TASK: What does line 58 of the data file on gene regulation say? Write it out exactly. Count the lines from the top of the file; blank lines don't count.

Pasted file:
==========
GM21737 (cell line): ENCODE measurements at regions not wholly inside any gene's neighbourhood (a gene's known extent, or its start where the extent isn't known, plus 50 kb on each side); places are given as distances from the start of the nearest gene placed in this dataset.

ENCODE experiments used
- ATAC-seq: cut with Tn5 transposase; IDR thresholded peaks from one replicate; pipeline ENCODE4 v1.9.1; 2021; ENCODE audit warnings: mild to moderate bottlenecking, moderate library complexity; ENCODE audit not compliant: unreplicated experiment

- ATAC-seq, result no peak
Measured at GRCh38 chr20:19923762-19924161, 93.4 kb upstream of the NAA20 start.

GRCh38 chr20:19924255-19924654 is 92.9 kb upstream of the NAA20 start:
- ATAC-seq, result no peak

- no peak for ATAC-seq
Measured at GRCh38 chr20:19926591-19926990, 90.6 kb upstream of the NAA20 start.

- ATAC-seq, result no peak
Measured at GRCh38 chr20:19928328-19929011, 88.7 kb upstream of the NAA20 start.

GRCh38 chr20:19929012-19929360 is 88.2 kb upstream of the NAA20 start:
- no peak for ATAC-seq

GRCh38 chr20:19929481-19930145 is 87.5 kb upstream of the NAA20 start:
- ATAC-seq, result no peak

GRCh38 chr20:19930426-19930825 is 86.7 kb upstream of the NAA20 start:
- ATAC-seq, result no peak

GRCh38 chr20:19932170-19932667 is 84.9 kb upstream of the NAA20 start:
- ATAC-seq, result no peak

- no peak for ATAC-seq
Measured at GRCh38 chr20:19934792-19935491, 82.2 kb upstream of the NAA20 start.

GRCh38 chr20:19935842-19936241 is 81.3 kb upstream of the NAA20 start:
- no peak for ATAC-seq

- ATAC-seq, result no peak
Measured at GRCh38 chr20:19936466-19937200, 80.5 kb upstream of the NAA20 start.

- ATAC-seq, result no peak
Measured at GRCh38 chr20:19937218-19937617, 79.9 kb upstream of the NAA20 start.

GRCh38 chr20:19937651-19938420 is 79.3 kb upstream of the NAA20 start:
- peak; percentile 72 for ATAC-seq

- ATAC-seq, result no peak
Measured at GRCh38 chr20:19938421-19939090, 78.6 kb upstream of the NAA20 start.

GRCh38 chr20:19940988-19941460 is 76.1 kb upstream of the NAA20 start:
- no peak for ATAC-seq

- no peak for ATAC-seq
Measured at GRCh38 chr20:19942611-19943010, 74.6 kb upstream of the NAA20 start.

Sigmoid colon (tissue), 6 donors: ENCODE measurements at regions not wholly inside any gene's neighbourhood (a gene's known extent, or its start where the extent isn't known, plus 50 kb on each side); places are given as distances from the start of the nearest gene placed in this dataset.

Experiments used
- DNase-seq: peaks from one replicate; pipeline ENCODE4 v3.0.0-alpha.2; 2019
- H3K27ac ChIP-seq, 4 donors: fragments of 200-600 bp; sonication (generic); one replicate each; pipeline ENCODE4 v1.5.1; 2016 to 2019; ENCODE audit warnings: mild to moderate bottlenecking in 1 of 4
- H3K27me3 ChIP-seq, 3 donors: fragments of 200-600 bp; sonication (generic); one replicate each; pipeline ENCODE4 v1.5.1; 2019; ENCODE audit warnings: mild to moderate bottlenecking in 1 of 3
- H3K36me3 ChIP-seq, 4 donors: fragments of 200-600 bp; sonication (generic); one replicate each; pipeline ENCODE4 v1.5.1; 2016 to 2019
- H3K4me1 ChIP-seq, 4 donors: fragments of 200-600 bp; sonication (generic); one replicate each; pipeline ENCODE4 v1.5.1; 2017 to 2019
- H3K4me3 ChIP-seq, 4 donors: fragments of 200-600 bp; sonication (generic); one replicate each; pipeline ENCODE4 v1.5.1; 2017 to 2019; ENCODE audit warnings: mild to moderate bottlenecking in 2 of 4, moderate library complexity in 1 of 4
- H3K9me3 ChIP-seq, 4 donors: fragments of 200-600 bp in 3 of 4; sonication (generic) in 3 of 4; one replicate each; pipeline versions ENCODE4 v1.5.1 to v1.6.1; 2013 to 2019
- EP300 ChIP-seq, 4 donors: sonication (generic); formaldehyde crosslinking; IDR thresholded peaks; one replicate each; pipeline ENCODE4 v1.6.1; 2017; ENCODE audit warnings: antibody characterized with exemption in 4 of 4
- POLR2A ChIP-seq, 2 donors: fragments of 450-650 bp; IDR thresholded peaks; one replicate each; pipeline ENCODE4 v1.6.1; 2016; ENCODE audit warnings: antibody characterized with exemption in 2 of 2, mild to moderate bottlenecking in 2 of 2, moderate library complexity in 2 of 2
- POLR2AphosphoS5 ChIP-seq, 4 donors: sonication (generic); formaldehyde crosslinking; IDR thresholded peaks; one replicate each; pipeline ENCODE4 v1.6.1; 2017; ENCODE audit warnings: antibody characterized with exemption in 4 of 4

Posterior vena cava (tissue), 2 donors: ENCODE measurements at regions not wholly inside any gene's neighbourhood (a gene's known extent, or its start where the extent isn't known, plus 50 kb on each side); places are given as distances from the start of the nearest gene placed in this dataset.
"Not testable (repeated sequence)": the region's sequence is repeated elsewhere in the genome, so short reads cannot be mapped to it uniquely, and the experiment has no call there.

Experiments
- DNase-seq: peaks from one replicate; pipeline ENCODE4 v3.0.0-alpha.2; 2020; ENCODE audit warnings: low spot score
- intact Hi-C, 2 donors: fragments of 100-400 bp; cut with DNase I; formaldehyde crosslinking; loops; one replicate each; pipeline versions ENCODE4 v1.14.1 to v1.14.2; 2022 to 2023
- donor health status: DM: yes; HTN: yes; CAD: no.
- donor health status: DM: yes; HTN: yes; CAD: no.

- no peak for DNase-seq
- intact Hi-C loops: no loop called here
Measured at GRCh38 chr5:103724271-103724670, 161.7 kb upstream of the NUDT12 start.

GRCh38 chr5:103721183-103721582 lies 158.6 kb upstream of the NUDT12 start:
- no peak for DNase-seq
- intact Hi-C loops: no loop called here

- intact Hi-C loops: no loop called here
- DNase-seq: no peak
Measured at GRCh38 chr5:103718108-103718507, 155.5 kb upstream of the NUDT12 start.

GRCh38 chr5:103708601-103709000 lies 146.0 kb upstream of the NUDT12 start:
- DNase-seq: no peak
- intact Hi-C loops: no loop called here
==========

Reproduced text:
GRCh38 chr5:103721183-103721582 lies 158.6 kb upstream of the NUDT12 start: